melody will be instantly recognizedfrom its designationwhen
written an octavehigher or an octave lower.
4. The designationmust be suchthat the octaveis divided into
semitones,not into 10 parts or 301 parts.

nates the octave and the nearest semitone,which is all
that is neededin ordinary music.
Such a macroscopicspecificationof the chromatic
scale is exhibited

in Table

4. DUODECIMAL
3. THE

PROPOSED

SYSTEM

The new method is basedon a scale that is proportional to logf. Use of base 2 instead of 10 makes the
mantissa repeat for each octave, thus satisfying re-

II.

The semitones are num-

bered upward from C, which is taken as the beginning
of the octave. The only peculiarity is that, since the
duodecimalsystemis used,new symbolsmust be introducedfor 10 and 11, which are digits in the new system.
In place of 10, employthe symbolV (called "dec");
and for 11, use • (called "elf"). The simplenumerical
designationgiven in Tables I and II is capable of
replacingthe old macroscopicdesignationswhich employ lettersof the alphabetand solf[genames2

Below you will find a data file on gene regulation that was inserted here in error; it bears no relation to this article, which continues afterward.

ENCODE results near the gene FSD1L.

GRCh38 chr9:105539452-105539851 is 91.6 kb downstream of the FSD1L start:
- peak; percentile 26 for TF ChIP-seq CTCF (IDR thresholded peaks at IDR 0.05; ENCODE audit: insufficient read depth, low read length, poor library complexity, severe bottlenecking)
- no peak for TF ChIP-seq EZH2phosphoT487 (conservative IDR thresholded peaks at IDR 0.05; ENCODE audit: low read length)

ARITHMETIC

Now turn to the microstructuralspecification,which
requiresa slightknowledgeof duodecimalarithmetic.5
In the customarydecimalnotation(radix10) a symbol
such as 2.143 constitutes

a shorthand

notation

for

quirements2 and 3. The octaveis designatedby the
2.143= 2+ 1/10+4/100+3/1000.
numeral to the left of the decimalpoint, while position
within the octave is specifiedby the numeralsto the Similarly, in the duodecimalsystem (radix 12), the
right of the decimalpoint (Fig. 1).
symbol 2.143 means
Requirement4 is still not satisfied,sincethe octave
2+ 1/12+4/144+3/1728.
is divided decimally.By expressing
the mantissain the
duodecimalnumber system, however, we satisfy all
The arithmetical operations proceed in the same
four criteria. The numeral to the ]eft of the dot still
mannerin both systems,the only differencebeing that
specifiesthe octave, the numeral immediately to the
in the duodecimalsystema digit increasesto a dozen
right of the dot specifiestwelfths of an octave and is
before affecting the next digit. A few numerical exthus identical with the number of equitemperedsemiamplesmay be helpful.
tones. Further numerals to the right designatemicrostructure.

• F. E. Andrews, New Numbers(Harcourt, Brace & Company,

Let f= fundamentalfrequencyin hertz (cyclesper Inc. New York, 1935); G. S. Terry, Duodecimal Arithmetic
(Longmans,Green& Company,London,1938); G. H. Hardy and
sec)of the givenmusicaltone,f0= basefrequency,arbi- E.